For the purposes of this work, and for the sake of brevity and convenience, I have thought fit to adopt the following terms from the old Roman vocabulary, to designate the apartments of the modern bath. I respectively term the first, second, and third hot rooms, the Tepidarium, Calidarium, and Laconicum. Although the exact nature of the ancient Roman laconicum is still a question in debate, I have chosen to employ the term to designate herein the hottest of the hot. The washing room I call the Lavatorium; the cooling room, the Frigidarium; and the separate dressing room, the Apodyterium.
The modern "Turkish bath" is rather a revival of the Roman bath, than that of the East. Among the Orientals, the air of the sudorific chambers is charged more or less heavily with vapour. In the ancient Roman bath, the atmosphere must have been more or less dry. And it has been decided by physiologists and physicians of the hydropathic school, that the air of the bath cannot be too free of all moisture. With a perfectly dry atmosphere a high degree of heat can be borne, and the dryness moreover is conducive to perspiration. This[Pg 5] absolute need for a dry atmosphere in the bath will be found fully explained in an admirable work by Dr. W.B. Hunter, M.D., entitled 'The Turkish Bath: its Uses and Abuses.' But notwithstanding the fact that the type of bath employed at the present day resembles, in point of dryness of atmosphere, that of ancient Rome, the name of Turkish bath, originally given to it by Mr. Urquhart, has held good, and must now be accepted as the correct modern designation.
Neither the term "Turkish," however, nor the designation "hot-air" bath, convey to the uninitiated any idea of the true principle of "the bath," as I shall hereinafter call it for brevity's sake. More properly it is a "heat bath"—a thermal cure. In the ordinary hot-air bath, the heated air is simply a medium; and, as I have endeavoured to explain in the body of this little work, the heat is best supplied to the body of the bather by direct radiation. By the "Turkish bath," therefore, I would be understood to mean a method of supplying pure heat—not necessarily hot air—to the surface of the human body for hygienic, remedial, and curative purposes.
In the following pages, however, I have, in this respect, treated of the subject from the broadest point of view, and have explained the method of designing the hot-air bath pure and simple, looking upon the convected and[Pg 6] radiating heat principles as both good of their kind, and perfectly admissible modes of applying heat to the human frame. I have adhered to this plan throughout, because, even supposing that it were shown conclusively to-morrow, that the principle of heating by convection is absolutely wrong, baths of this type would, owing to the slow march of improvement in this country, still be built and require to be planned. Moreover, it has been in the past, and still is, the generally accepted idea that the Turkish bath is a hot-air bath pure and simple.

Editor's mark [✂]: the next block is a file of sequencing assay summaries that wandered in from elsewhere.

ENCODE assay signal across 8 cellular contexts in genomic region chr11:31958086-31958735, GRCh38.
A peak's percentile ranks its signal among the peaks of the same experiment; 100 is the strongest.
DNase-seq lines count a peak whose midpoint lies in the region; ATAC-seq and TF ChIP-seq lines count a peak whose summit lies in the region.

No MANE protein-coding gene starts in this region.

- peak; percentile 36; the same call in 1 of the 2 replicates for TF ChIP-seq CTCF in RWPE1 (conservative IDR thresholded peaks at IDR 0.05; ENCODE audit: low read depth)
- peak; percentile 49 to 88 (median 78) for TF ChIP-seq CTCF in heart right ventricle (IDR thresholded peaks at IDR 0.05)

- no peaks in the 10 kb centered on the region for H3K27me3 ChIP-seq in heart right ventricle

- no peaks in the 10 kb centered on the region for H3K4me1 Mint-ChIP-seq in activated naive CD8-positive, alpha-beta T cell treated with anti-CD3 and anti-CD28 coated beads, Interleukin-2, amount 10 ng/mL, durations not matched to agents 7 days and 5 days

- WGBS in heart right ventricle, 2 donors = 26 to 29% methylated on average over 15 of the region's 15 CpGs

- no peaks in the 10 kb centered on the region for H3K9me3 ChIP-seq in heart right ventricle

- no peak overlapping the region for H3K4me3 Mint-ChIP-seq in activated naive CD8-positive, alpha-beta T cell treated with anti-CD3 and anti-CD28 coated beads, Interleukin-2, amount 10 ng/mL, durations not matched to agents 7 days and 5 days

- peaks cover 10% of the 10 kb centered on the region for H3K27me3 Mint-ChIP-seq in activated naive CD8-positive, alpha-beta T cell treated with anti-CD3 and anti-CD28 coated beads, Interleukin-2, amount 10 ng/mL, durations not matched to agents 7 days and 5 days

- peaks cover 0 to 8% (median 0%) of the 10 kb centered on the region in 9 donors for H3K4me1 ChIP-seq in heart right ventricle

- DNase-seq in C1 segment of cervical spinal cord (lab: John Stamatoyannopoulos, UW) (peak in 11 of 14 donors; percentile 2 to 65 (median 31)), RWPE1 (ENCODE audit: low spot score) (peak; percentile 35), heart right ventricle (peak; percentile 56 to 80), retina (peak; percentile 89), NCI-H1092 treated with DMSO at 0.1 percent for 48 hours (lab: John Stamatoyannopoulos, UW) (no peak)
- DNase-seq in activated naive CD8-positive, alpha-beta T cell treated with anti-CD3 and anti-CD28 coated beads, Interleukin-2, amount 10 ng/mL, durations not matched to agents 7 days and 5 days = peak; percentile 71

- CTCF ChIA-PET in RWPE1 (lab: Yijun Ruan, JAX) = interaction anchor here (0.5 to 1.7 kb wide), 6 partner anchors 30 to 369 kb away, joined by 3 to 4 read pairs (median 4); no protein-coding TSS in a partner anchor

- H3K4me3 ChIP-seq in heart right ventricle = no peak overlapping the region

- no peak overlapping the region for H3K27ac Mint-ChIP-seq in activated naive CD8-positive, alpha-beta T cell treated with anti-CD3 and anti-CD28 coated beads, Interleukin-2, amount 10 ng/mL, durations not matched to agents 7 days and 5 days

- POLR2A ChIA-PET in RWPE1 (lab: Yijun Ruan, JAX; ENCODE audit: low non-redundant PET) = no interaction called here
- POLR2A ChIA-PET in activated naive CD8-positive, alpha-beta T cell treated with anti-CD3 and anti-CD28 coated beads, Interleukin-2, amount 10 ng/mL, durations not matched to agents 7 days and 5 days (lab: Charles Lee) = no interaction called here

Medical men of eminence who have studied the question have thought fit to retain the term "hot air" in descriptions of the Turkish bath. In deference to their opinion I may hereinafter, in places, speak of the hot-air bath. The arguments put forward in favour of radiant heat, with a comparatively cool atmosphere, in the sudorific chambers, are, for the most part, the result of my own experience and study.
I treat of my subject in two sections, dealing with public and private baths respectively. Chapters II. to VII. are devoted to the elucidation of the principles to be observed in the building of public baths, either for true public purposes or as commercial speculations. It is unnecessary to speak of these two classes of baths under separate heads: what is required of the one is required of the other. The only difference is that one is the property of the people, and may be required to be designed in a block of buildings containing other kinds of baths; and the other is owned by a company of persons or by a single individual as the[Pg 7] case may be, and is generally an establishment complete in itself.